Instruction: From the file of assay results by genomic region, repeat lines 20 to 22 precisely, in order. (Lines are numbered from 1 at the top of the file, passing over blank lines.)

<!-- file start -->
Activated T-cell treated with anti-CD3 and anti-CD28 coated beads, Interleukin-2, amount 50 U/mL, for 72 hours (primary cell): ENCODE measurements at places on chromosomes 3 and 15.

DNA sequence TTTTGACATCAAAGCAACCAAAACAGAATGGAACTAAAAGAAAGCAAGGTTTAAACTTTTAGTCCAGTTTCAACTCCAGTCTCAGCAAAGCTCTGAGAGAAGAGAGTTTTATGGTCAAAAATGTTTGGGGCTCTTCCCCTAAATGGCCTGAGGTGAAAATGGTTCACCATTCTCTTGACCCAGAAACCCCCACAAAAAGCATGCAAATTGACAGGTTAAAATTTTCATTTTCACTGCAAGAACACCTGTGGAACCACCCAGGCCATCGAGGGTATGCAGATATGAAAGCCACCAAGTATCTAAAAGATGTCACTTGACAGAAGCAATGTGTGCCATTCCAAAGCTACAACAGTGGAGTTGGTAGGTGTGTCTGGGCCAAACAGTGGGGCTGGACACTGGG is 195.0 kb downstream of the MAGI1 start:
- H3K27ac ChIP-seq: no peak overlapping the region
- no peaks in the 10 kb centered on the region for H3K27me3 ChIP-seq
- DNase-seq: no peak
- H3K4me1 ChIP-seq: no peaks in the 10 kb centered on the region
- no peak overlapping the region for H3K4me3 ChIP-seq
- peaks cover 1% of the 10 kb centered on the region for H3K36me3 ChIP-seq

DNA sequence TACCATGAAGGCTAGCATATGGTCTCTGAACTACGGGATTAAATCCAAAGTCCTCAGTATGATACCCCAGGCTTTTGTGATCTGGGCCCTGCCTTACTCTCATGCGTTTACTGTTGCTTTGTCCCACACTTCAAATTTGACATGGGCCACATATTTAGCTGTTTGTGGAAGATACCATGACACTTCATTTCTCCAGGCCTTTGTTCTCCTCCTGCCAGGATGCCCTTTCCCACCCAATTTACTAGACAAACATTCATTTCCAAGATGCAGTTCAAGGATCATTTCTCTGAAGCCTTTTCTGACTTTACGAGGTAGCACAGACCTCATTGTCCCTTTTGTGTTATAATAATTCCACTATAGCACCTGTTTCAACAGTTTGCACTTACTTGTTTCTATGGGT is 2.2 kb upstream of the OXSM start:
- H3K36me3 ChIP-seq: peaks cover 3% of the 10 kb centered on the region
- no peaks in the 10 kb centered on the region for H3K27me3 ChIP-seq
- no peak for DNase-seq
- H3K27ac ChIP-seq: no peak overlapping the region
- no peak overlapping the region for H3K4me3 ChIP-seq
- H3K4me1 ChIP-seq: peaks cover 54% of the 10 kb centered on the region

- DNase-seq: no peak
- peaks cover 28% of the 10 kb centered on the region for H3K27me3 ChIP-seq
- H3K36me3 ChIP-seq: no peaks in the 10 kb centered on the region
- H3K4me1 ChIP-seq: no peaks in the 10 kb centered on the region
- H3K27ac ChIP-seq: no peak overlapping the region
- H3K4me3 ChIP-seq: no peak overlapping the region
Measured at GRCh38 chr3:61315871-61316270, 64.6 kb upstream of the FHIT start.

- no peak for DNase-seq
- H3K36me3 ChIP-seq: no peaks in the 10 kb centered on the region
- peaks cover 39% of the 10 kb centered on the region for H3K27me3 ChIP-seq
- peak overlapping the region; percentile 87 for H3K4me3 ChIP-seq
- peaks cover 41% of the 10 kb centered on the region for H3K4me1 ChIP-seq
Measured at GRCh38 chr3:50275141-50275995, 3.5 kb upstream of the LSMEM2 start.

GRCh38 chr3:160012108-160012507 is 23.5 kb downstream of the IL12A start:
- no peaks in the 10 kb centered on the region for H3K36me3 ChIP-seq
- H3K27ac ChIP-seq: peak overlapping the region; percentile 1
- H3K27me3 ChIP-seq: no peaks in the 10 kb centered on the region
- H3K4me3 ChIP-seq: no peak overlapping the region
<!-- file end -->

- H3K27ac ChIP-seq: no peak overlapping the region
- H3K4me3 ChIP-seq: no peak overlapping the region
Measured at GRCh38 chr3:61315871-61316270, 64.6 kb upstream of the FHIT start.